Parties Plot Course Following Power-Shifting Election
When Governor-Elect Matt Bevin takes over the reins in less than two months, he’ll have the wind at his back with a formidable Republican majority in the Senate and a strong minority presence in the House.
But Bevin’s newcomer status and complicated relationship with the party establishment has a lot of observers speculating on what Kentucky can expect from his administration and whether Republicans will rally around the one-time challenger to Sen. Mitch McConnell. Asked about those prospects, State Senate President Robert Stivers told KET legislators have been meeting in private for months now to grease the wheels ahead of Bevin’s arrival.
"When you say are we excited to get to work, we've been working. We've had the discussions with Matt Bevin. We have taken our own time at our own expense to brief him and give him issue and policy papers, and to make sure that when he got to this point he was ready to lead," Stivers said.
On the opposite end of the Capitol, Democratic House Speaker Greg Stumbo tells WKYT-TV his party respects the will of the voters and will work to forge compromises with Republicans while keeping their values intact.
"We have to understand that we can't be obstructionists. We have to work with Governor-Elect Bevin as best we can and I intend to do that and I hope that they will do that. Let's don't get lines drawn in the sand before we even get to the beach," he said.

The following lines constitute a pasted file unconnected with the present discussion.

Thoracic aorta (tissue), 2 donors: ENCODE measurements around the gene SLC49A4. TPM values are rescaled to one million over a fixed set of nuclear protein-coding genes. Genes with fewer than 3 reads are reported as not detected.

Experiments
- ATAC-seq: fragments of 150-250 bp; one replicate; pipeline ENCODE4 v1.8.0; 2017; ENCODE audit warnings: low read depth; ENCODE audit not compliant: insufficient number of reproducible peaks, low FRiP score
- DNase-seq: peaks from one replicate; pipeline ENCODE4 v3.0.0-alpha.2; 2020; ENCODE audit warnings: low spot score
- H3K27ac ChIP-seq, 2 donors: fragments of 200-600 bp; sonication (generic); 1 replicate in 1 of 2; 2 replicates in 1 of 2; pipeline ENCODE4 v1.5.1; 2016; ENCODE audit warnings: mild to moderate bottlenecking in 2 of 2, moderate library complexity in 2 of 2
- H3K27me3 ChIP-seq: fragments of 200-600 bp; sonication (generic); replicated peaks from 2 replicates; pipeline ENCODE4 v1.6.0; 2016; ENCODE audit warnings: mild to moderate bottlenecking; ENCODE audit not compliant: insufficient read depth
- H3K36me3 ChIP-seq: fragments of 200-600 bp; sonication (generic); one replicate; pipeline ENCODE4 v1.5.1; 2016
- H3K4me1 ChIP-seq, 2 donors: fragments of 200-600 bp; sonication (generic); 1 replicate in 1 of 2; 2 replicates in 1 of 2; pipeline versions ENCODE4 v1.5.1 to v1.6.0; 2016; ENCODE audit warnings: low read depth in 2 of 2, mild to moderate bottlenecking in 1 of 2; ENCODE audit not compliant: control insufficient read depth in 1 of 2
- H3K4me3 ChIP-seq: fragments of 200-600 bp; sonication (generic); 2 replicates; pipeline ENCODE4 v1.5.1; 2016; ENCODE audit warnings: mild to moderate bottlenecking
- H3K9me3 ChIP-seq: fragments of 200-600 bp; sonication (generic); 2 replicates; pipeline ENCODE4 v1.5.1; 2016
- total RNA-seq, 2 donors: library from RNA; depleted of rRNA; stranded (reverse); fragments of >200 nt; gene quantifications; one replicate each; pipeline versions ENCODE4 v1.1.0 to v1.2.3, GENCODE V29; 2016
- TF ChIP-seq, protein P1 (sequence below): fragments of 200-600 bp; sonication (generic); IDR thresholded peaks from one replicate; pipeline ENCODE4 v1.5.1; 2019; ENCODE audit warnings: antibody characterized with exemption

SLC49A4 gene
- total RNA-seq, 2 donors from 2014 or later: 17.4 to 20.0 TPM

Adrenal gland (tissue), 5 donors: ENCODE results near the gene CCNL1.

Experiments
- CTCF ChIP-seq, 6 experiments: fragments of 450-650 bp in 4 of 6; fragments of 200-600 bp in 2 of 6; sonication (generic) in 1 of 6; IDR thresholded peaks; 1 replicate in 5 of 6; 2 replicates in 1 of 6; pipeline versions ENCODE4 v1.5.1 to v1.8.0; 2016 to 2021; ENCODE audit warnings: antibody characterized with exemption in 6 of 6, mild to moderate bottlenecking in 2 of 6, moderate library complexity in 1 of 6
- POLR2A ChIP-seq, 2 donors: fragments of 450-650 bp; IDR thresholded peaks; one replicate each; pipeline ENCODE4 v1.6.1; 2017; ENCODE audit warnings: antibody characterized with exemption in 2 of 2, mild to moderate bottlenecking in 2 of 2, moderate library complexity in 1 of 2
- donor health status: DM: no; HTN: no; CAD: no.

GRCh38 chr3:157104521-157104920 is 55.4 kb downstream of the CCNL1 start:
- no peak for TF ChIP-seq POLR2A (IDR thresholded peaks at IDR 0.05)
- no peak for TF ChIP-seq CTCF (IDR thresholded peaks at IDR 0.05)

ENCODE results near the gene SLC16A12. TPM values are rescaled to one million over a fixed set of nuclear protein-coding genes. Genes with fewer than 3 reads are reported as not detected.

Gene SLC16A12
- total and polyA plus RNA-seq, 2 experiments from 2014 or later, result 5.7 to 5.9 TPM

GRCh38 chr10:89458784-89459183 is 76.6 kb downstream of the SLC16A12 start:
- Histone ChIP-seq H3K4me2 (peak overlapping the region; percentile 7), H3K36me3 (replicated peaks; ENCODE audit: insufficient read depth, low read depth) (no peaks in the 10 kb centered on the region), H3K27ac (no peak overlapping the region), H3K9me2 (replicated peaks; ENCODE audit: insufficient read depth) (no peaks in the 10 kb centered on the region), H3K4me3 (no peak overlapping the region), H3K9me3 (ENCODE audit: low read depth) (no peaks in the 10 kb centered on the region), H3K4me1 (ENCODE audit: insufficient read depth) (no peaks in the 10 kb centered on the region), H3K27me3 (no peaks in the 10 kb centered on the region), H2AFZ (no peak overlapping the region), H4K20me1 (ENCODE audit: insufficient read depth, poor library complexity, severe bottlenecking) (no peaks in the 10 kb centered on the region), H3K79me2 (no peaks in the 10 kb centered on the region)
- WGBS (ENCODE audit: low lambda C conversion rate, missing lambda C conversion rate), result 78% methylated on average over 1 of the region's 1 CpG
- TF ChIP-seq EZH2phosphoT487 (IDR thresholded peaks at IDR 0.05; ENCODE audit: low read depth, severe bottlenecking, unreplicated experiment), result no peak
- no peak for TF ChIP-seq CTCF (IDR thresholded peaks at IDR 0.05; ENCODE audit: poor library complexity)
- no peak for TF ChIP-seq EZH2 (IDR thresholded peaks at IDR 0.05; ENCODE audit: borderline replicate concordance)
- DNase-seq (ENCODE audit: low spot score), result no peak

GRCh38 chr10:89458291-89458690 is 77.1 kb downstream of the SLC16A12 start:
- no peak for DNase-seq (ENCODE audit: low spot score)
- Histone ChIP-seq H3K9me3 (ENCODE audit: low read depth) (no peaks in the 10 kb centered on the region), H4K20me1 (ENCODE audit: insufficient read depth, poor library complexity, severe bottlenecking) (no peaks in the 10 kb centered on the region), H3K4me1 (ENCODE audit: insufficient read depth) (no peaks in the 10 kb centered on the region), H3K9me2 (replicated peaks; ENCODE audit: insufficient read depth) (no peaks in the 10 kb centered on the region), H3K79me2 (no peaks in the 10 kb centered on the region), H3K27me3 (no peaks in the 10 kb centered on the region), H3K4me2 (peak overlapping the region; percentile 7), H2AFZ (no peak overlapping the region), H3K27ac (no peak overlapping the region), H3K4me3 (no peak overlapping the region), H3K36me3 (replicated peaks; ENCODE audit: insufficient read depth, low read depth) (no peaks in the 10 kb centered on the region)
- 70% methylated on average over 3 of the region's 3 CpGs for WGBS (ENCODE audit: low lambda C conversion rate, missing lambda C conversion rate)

The legislators and new governor will have to hit the ground running, as the chambers begin crafting the state’s next two-year spending plan.
Dems in Disarray
Tuesday night’s Republican tidal wave at the polls caught many Kentucky Democrats off guard, but party leaders are vowing to regroup.
"Make no mistake, folks. The rebuilding of the Democratic Party starts tomorrow," Sec. of State Alison Lundergan Grimes told supporters in Frankfort.
One of just two Democrats spared from the increasingly red Kentucky electoral map, Grimes wasn’t alone in issuing a clarion call to dispirited members of the party faithful. But with Democrats' traditional bases of support shrinking in the commonwealth, diagnosing the problem and plotting strategy won’t be a simple task.
Senate Minority Leader Ray Jones tells KET Kentucky’s more conservative Democratic electorate feels disconnected from the national conversation – which has led to candidates like Grimes and gubernatorial hopeful Jack Conway campaigning against their own party’s two-term president.
"The national Democratic Party message is so out of touch, in my opinion... it doesn't resonate with Kentucky voters. It doesn't resonate with voters in the south," he said.
Others – including Kentucky Sports Radio host and potential office-seeker Matt Jones – also say the party can’t keep relying on its familiar stable of actors.
"I do think the Democrats have got to get new blood," he suggested during his show Wednesday morning. "They keep putting these same candidates up. They don't relate to Kentuckians. Kentuckians feel like they don't share their values. And they've got to start over."
In the short term all eyes will be on the Kentucky House, where the party narrowly fended off a GOP push to reclaim the chamber in 2014. Democrats currently hold a 54-to-46 seat advantage.